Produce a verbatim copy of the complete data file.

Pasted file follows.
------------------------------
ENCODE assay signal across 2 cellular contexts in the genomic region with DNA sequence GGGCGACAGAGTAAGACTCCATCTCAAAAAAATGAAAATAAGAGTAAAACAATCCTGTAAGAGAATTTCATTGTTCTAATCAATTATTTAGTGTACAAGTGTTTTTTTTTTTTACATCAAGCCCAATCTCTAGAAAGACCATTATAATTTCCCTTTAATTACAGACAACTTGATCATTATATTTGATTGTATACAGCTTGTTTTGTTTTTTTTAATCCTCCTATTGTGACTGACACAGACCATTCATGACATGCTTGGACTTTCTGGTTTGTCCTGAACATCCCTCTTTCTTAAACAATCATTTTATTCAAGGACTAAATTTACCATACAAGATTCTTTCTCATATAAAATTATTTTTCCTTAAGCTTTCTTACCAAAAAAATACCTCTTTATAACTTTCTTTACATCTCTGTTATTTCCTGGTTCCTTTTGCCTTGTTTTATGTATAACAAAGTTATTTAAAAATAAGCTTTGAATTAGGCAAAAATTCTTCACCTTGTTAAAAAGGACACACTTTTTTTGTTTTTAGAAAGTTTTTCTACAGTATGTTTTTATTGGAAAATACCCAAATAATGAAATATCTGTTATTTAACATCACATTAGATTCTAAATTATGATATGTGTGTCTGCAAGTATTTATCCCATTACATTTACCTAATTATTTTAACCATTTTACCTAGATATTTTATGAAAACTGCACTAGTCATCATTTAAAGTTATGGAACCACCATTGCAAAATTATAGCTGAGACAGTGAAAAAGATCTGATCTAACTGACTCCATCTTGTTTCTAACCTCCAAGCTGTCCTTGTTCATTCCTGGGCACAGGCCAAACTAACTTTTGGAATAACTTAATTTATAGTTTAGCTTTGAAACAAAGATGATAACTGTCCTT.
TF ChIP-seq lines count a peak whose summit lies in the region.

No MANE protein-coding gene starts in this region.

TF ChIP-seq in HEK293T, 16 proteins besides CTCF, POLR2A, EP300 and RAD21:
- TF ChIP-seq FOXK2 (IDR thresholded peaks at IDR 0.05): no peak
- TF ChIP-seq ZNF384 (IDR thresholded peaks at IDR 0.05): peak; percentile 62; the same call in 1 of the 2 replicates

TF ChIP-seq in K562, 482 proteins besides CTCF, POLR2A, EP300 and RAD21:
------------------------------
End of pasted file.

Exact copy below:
ENCODE assay signal across 2 cellular contexts in the genomic region with DNA sequence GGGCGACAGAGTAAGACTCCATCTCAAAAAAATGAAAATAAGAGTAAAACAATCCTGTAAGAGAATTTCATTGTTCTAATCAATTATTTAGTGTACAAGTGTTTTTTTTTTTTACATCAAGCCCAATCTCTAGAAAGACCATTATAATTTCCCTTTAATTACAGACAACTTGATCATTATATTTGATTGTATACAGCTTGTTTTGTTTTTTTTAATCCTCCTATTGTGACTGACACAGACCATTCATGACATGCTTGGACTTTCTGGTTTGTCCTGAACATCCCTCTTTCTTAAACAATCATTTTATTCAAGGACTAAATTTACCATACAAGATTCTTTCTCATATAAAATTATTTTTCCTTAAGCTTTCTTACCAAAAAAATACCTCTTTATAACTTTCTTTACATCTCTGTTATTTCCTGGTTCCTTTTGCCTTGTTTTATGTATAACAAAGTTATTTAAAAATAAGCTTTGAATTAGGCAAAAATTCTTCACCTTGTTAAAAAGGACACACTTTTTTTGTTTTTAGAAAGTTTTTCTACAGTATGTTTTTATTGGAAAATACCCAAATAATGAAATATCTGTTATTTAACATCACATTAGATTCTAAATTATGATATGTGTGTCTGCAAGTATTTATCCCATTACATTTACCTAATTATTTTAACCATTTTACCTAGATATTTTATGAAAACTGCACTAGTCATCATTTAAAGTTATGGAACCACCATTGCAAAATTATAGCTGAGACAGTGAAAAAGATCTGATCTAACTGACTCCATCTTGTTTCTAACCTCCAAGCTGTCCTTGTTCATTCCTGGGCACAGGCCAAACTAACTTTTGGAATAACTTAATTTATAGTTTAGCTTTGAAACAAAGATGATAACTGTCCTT.
TF ChIP-seq lines count a peak whose summit lies in the region.

No MANE protein-coding gene starts in this region.

TF ChIP-seq in HEK293T, 16 proteins besides CTCF, POLR2A, EP300 and RAD21:
- TF ChIP-seq FOXK2 (IDR thresholded peaks at IDR 0.05): no peak
- TF ChIP-seq ZNF384 (IDR thresholded peaks at IDR 0.05): peak; percentile 62; the same call in 1 of the 2 replicates

TF ChIP-seq in K562, 482 proteins besides CTCF, POLR2A, EP300 and RAD21: